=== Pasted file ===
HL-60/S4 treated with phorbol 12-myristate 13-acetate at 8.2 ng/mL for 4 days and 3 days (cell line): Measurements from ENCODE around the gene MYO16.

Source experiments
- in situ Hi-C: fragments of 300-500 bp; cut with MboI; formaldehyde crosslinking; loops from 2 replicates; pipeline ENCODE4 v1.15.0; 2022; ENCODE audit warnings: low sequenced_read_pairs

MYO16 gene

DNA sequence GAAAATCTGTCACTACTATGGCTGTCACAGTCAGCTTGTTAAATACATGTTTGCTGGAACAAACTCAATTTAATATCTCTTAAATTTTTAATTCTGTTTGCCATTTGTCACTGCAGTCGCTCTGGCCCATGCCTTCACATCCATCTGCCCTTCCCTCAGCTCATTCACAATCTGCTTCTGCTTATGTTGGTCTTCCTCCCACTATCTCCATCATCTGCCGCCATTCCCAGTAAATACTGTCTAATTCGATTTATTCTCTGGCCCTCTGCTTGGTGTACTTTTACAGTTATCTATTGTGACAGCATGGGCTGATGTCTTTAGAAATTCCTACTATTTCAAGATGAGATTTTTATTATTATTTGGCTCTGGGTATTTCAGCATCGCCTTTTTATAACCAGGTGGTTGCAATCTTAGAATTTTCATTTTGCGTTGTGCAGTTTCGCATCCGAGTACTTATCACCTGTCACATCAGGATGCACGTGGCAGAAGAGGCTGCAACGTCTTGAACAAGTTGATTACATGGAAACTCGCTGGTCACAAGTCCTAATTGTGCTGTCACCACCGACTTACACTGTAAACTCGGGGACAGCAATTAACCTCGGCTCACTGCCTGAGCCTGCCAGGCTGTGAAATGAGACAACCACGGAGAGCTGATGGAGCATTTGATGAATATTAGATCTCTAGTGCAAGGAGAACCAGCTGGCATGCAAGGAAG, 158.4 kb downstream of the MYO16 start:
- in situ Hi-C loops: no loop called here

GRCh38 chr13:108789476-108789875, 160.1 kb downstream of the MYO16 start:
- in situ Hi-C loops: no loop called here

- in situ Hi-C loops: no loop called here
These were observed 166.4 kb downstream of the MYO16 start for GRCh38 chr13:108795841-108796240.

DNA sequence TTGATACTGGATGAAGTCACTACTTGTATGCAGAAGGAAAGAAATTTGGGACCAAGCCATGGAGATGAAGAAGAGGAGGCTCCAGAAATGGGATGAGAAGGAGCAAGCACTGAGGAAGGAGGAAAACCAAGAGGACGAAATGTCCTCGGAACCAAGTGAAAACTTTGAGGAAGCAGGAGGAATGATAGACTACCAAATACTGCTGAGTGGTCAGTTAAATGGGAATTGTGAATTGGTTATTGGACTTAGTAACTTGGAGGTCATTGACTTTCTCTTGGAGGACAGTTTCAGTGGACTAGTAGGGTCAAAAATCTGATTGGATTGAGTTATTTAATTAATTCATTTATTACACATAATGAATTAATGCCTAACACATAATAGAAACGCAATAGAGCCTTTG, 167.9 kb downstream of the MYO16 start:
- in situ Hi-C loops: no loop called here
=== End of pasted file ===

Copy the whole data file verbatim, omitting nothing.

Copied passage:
HL-60/S4 treated with phorbol 12-myristate 13-acetate at 8.2 ng/mL for 4 days and 3 days (cell line): Measurements from ENCODE around the gene MYO16.

Source experiments
- in situ Hi-C: fragments of 300-500 bp; cut with MboI; formaldehyde crosslinking; loops from 2 replicates; pipeline ENCODE4 v1.15.0; 2022; ENCODE audit warnings: low sequenced_read_pairs

MYO16 gene

DNA sequence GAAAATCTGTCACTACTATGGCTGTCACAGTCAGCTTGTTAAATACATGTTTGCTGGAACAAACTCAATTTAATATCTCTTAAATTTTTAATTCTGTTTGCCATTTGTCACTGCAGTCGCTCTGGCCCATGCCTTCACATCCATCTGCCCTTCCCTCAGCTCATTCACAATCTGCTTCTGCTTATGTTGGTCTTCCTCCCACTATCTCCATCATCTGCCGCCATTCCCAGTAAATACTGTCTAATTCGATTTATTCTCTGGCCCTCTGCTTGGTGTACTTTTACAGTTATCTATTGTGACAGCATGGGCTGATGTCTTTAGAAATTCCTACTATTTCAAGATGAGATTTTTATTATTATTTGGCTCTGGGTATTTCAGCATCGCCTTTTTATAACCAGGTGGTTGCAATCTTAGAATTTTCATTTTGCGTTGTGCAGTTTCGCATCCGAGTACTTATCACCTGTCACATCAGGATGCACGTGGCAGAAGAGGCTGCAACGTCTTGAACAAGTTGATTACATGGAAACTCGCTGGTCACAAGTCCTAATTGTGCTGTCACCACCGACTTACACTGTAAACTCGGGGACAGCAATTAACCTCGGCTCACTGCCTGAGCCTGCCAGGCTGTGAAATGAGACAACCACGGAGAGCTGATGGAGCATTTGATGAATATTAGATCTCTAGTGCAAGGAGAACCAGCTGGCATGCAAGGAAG, 158.4 kb downstream of the MYO16 start:
- in situ Hi-C loops: no loop called here

GRCh38 chr13:108789476-108789875, 160.1 kb downstream of the MYO16 start:
- in situ Hi-C loops: no loop called here

- in situ Hi-C loops: no loop called here
These were observed 166.4 kb downstream of the MYO16 start for GRCh38 chr13:108795841-108796240.

DNA sequence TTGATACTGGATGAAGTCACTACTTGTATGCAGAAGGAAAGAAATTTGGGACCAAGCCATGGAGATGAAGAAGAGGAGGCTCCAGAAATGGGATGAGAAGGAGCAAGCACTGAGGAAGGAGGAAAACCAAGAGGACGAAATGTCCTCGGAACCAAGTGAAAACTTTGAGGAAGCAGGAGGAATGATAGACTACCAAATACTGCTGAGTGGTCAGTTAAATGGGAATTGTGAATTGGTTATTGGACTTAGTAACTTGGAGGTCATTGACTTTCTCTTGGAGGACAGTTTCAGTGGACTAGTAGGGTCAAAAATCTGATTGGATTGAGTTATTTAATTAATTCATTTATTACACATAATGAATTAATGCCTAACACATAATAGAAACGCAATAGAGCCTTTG, 167.9 kb downstream of the MYO16 start:
- in situ Hi-C loops: no loop called here